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Astronomers may be on the brink of discovering a second Earth-like planet, a find that would add fresh impetus to the search for extraterrestrial life, according to the journal Science. Astronomers from six major centers, including NASA, Harvard and the University of Colorado, outline how advances in technology suggest scientists are on the verge of being able to detect the presence of small, rocky planets, much like our own, around distant stars for the first time. The planets are considered the most likely habitats for extraterrestrial life.
One technique relies on observing the shift in light coming from a star as a planet swings around it. Until recently, this "radial velocity" method has only been sensitive enough to pick up planets far more massive than Earth, but improvements now make the discovery of a second Earth highly likely, said Dave Latham, a co-author on the paper at the Harvard-Smithsonian Center for Astrophysics.[/url]
Gliese 876 is a modest star, just one-third the mass of our sun and only 15 light-years away, but it has a history-making planetary system all its own. In 1998 a team led by Geoff Marcy of the University of California at Berkeley detected the first sign of something interesting there: a giant planet, twice the mass of Jupiter, circling Gliese 876 once every two months, its gravity yanking the star back and forth at the speed of a jet plane. Three years later the same group found a second planet, half the mass of Jupiter and closer in, pulling the star around at the speed of a race car. Although the planets are too faint to be seen directly, their motions cause the star’s spectrum to wobble back and forth across the digital detector of an astronomical telescope.
In the past decade, announcements of Jupiter-size planets have become commonplace; about 300 of them have been found so far. In 2005, however, with the help of improved detection software, Marcy’s team turned up something else orbiting Gliese 876—something truly new. This invisible object added one more regular component to the star’s motion, like the third note, faint and high, of a piano chord. It was another planet, orbiting in just two days and pulling on the star much more gently, not at jet plane or race car speeds but at a speed a man could run. This planet, dubbed Gliese 876 d, is clearly no Jupiter, Marcy realized. It is no more than seven or eight times as massive as our own: a “super-Earth.” Until then, all the known exoplanets (planets circling other stars) were big and gaseous, but this one is probably made of rocky materials—the first world like ours found in an alien solar system.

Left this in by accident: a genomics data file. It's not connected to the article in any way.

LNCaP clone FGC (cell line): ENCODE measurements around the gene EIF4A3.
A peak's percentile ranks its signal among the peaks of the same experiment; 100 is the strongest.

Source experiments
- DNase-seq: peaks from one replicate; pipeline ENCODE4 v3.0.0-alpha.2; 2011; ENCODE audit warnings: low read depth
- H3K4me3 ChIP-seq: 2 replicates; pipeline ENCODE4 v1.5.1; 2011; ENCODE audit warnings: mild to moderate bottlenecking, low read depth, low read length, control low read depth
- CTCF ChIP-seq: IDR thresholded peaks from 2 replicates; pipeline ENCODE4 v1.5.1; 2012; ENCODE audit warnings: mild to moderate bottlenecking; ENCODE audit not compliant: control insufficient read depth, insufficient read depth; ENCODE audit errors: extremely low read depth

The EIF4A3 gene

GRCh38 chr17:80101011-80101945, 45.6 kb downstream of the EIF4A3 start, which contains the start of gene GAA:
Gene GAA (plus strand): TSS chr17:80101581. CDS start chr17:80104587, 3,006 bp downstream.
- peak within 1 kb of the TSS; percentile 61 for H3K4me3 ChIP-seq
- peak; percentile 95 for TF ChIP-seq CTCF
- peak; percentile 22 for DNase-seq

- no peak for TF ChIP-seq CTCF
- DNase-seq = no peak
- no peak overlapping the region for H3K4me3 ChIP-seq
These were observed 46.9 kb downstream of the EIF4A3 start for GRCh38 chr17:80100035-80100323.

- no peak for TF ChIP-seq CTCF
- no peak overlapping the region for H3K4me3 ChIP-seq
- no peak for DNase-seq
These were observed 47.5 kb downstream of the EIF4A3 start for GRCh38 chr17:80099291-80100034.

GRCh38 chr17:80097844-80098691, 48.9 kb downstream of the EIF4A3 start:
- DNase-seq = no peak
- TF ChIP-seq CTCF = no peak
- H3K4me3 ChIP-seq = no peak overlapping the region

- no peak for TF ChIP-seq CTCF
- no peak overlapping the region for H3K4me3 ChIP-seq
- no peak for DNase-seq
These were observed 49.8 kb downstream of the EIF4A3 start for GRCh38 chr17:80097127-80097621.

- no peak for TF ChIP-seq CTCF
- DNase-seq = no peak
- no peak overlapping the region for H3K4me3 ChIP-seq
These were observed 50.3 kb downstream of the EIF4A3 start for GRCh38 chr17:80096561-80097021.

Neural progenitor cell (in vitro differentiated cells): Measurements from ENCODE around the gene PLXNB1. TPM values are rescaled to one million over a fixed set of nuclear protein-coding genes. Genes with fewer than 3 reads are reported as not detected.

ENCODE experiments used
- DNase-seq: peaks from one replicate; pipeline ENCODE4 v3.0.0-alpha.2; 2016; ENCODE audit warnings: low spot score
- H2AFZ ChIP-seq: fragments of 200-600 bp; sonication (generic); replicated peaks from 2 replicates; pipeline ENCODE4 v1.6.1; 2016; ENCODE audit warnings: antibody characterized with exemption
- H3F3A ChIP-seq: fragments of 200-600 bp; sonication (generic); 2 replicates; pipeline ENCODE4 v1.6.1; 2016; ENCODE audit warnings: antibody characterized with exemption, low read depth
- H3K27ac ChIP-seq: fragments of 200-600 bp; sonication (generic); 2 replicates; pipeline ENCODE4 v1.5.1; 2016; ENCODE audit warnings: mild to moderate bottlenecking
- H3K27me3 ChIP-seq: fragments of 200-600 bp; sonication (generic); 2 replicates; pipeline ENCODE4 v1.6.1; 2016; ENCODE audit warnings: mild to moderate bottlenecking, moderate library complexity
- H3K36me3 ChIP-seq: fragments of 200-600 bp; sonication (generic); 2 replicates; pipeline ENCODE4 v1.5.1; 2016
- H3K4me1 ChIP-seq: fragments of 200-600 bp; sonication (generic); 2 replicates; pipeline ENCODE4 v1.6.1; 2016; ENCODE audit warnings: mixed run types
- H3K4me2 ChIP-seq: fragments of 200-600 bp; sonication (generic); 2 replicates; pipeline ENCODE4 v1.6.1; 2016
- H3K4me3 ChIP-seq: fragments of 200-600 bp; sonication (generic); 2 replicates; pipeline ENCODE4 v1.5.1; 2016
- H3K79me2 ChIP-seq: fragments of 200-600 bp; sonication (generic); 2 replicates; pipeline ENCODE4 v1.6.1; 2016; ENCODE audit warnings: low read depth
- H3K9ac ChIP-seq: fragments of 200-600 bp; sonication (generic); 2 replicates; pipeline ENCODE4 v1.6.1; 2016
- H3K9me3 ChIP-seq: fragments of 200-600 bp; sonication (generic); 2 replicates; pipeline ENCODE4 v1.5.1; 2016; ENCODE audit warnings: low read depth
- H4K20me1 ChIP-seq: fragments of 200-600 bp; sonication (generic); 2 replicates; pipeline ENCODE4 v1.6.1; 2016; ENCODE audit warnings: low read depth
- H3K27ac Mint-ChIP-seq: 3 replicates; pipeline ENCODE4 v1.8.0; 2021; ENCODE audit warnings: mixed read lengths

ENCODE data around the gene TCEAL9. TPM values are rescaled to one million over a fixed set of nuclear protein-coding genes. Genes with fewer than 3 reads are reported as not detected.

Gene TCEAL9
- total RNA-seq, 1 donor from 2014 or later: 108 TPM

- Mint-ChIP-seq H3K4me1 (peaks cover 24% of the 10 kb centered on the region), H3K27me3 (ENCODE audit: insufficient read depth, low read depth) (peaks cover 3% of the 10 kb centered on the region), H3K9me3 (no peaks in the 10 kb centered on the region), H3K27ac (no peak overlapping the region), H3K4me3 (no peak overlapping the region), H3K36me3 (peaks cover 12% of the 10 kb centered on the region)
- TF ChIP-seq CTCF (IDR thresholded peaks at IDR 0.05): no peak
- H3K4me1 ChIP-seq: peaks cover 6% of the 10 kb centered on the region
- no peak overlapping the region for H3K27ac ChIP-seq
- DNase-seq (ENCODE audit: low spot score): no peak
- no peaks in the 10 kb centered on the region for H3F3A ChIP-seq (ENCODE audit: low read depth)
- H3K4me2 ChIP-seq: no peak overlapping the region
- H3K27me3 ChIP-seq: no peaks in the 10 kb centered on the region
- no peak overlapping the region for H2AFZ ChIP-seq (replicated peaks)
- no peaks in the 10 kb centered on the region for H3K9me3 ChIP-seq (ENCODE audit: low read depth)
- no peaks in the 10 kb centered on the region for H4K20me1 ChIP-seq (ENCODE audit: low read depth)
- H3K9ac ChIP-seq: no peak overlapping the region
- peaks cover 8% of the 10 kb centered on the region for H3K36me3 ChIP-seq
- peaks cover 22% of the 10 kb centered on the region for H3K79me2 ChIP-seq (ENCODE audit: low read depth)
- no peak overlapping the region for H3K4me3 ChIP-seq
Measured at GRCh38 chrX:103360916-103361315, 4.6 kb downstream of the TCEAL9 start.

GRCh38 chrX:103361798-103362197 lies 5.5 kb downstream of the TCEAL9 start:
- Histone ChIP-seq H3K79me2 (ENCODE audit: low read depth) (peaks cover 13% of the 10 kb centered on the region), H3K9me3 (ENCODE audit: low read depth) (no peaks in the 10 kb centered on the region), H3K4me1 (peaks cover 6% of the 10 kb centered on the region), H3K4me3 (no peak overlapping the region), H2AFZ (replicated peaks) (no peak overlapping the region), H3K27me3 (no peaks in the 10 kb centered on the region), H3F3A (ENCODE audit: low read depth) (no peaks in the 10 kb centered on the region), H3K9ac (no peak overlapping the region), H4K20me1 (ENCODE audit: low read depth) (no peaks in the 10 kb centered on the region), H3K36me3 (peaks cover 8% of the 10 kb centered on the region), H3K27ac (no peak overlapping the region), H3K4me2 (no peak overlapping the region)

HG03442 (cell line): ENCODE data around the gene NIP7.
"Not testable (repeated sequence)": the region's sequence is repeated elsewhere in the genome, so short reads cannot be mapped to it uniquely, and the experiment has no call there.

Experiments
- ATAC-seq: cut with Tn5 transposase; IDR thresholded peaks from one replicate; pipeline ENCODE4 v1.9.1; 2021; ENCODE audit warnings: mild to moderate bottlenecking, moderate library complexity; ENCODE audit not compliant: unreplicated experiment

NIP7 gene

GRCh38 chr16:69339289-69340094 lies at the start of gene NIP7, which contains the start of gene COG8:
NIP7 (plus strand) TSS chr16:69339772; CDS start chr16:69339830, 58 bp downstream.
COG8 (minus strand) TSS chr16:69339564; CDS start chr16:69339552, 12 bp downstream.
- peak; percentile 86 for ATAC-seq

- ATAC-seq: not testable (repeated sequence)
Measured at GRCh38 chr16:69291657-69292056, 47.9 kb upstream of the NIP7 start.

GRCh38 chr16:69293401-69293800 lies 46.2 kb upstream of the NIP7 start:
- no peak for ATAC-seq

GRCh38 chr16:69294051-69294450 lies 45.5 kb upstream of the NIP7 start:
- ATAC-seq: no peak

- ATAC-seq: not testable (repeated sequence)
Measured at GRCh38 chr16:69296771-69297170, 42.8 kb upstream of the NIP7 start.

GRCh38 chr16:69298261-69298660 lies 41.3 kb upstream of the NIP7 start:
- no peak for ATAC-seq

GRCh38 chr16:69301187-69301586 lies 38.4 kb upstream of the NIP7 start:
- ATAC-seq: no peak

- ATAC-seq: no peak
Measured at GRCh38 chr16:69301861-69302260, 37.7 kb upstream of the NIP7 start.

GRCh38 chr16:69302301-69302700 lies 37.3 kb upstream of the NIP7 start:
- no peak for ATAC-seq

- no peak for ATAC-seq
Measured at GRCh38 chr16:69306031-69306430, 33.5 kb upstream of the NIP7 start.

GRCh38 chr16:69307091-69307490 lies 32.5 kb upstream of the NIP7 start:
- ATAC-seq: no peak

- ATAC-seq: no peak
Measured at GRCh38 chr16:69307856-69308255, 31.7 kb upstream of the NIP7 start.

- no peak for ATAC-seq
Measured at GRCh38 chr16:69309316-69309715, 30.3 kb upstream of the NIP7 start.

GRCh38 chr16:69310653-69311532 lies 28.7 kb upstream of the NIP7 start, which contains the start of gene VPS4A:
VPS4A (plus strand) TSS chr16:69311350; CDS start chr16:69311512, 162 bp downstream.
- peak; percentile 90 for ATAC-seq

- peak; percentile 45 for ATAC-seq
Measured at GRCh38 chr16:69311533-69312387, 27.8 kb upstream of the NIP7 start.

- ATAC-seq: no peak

Gliese’s super-Earth lies so close to its star that it has just about no chance of being inhabited. If it has an atmosphere at all, it probably consists of dense steam, says Greg Laughlin of the University of California at Santa Cruz, a member of the discovery team. But if we can find one rocky, Earth-like planet right in our galactic backyard, surely there must be many more. Already, the Swiss astronomers who in 1995 discovered the first Jupiter-like exoplanet—and who are the great rivals of the California group in the exoplanet hunt—said in June that they had identified not one but three super-Earths orbiting a single star 40 light-years away. The smallest is just four times as massive as Earth. “We’ll find an Earth-mass planet by 2010,” Laughlin predicts, “and an Earth-mass planet that’s potentially habitable by 2012.”